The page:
As social media brings the wide world of lifting closer together, we need to be able to communicate. Our UK representative explores gym life on both sides of the pond.
Good day! Jolly nice to meet you. Nicola Joyce here (that’s “NIC-co-la, not “Nic-OH-la”) with LBEB’s handle transatlantic guide to gym etiquette, cheat meals, and lifting attire.
In the USA: your vast country is peppered with plenty of College gyms, all of which have rows of squat racks and platforms. Even your regular “fitness” type gyms have power racks!
In the UK: good quality independent gyms are a rarity (but increasing in number). We’re lucky to have more than one squat rack in a regular gym. And in “fitness” type gyms, we’re often not allowed to deadlift, or drop weights on the ground.
In the USA: it seems like everyone squats. Benching is core to your lifting (the NFL influence, maybe?) Big butts are cool… on both sexes.
In the UK: serious lifters squat and deadlift. But a lot of regular gym-goers don’t. Our national sport is soccer (we call it football), and those guys aren’t exactly muscle-building inspiration. Big butts? They’re still the domain of the female lifter over here. (Although women appreciate a big butt on a male lifter – but the guys don’t seem to want big glutes).
In the USA: you might go for a “hike” for cardio.
In the UK: we just call it “walking”.
In the USA: you have Trader Joe’s, Whole Foods… and a whole lot more.
In the UK: we have supermarkets (big grocery stores) – but they’re no TJ’s! And you have to go to major cities to find a Whole Foods.
In the USA: you guys seem to like basketball shorts, bright footwear, full sports socks… and caps. Always caps.
In the UK: we’re rocking the short shorts, leggings, joggers, and trainer socks.
In the USA: you lift in lbs, and do cardio in kilometres. Loading a bar in your gyms would be a headache for us: we know that translating the weight involves multiplying by 2.2… or something… but there’s always a last-minute panic that we’ve made a mistake. (What would be worse – over-estimating or under-estimating a lift?)
In the UK: we lift in kgs, and do cardio in miles or kilometres (just to confuse everyone, including ourselves).
Food & Drink
In the USA: visit a Walmart of 7Eleven on your way to the gym and take your pick from a massive array of exciting sugar-free energy drinks.
In the UK: scour the local grocery stores and gas stations (we call them petrol stations, by the way) for a sugar-free Monster. Remember that your friend Snapchatted a new energy drink. Try to locate it. Fail. Eventually find it and agonise over buying it: it costs around $5. Get massively excited when one of the “American” energy drinks get released over here. Tell all your friends!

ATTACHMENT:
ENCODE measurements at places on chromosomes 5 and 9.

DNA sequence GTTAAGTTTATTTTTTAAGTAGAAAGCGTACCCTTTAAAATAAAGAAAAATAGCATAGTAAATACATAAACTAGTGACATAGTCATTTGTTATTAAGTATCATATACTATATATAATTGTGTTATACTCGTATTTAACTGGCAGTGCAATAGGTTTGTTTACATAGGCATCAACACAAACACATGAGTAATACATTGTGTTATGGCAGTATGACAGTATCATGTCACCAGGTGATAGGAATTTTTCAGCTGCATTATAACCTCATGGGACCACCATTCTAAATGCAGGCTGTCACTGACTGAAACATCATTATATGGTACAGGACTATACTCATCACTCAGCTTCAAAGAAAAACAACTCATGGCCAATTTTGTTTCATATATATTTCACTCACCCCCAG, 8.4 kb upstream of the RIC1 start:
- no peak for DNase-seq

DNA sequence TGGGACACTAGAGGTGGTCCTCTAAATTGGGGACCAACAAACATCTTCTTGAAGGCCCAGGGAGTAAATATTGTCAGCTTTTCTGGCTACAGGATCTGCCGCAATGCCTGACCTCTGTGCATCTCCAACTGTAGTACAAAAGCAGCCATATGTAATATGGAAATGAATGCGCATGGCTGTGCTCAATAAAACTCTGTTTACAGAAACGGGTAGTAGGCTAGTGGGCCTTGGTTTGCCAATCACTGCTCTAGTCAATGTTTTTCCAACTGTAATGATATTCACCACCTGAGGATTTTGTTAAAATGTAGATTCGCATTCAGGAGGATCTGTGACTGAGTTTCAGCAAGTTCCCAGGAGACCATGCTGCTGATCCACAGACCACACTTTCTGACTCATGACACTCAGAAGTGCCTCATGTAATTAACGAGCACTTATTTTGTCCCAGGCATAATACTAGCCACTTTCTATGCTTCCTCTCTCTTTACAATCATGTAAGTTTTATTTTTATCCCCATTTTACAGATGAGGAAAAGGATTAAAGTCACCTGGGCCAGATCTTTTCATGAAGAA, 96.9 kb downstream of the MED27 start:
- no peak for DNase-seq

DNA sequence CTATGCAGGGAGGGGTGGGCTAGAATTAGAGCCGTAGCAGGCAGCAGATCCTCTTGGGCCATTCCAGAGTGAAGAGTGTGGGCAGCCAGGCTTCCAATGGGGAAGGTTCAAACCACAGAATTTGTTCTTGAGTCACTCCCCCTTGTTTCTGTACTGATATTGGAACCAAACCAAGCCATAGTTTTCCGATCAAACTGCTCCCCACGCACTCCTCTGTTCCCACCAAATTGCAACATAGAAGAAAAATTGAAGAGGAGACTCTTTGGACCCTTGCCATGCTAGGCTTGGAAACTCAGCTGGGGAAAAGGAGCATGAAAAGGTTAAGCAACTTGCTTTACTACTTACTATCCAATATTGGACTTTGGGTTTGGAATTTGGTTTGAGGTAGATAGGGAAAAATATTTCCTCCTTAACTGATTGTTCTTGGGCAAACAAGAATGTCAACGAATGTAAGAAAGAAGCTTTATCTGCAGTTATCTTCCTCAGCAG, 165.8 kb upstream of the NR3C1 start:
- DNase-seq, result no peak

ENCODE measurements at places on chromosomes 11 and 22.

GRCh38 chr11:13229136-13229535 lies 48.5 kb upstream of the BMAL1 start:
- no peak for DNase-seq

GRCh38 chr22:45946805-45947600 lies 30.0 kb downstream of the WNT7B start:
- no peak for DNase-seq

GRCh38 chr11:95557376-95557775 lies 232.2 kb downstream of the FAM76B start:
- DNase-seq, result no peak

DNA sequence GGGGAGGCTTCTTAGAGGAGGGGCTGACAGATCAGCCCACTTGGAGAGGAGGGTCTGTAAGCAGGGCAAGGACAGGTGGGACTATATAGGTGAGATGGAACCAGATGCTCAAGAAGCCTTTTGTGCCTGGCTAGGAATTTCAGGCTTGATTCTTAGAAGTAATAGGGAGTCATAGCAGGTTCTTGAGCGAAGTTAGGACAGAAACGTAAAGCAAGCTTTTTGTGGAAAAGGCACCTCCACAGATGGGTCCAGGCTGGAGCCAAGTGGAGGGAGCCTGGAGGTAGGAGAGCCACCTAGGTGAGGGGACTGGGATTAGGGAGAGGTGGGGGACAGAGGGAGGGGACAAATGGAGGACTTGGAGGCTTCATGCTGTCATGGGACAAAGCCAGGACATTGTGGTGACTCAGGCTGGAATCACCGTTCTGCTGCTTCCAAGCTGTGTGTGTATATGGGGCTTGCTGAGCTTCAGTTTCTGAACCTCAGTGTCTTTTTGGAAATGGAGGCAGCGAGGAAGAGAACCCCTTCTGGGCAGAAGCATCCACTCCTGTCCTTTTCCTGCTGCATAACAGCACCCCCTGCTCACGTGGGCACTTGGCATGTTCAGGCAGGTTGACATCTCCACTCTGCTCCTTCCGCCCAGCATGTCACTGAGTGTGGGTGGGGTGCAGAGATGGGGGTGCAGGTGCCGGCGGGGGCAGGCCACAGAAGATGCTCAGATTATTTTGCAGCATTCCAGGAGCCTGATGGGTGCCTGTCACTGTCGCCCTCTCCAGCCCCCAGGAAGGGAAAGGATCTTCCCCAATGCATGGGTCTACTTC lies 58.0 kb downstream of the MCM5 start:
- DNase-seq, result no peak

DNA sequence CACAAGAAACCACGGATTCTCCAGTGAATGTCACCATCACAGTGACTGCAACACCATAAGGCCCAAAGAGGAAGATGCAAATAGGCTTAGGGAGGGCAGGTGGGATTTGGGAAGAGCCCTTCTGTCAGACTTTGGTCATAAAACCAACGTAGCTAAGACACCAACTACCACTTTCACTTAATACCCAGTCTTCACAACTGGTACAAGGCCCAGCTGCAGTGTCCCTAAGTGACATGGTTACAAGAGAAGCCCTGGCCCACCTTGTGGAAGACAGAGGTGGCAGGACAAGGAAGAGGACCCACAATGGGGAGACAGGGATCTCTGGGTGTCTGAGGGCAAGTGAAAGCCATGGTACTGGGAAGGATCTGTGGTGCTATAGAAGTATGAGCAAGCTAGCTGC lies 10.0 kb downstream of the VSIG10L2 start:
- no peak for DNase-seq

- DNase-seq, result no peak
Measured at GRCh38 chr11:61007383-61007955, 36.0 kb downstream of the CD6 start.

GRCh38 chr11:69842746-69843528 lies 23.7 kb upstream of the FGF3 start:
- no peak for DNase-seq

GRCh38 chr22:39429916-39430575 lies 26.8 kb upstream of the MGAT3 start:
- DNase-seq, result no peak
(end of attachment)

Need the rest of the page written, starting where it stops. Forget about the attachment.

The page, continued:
In the USA: build up your tolerance to weak, substandard coffee from chain coffee shops.
In the UK: make your own, with a home espresso machine or Aeropress. Or visit any of the 10 or more independent coffee shops in your small town, all of which serve very good (and very strong) coffee.
In the USA: it’s time for a cheat meal. You are spoiled for choice.
In the UK: it’s time for a cheat meal. If you live in a city, you have a few decent choices. If not, you might be better off cooking something at home. We only recently got Five Guys over here. There’s a Chipotle in a couple of our bigger cities. Ihop? We wish!
In the USA: you go out for breakfast a lot. So would we, if we had your breakfast food culture!
In the UK: we look at Instagram pictures of American friends going out for waffles and pancakes. And we dream.
In the USA: your protein powders have all the flavours!
In the UK: we have chocolate peanut sometimes! Kidding… our supplement companies are catching up with you guys. But you’re still light-years ahead in terms of flavours and choices.
In the USA: your doughnuts. They are better than ours.
In the UK: um… we can get Krispy Kreme in some places?
Whether you’re heading between the UK and USA to train or compete, or just want to be able to keep up with your favorite (favourite?) overseas lifter on Instagram, we hope our light-hearted guide to the international lifting scene will help.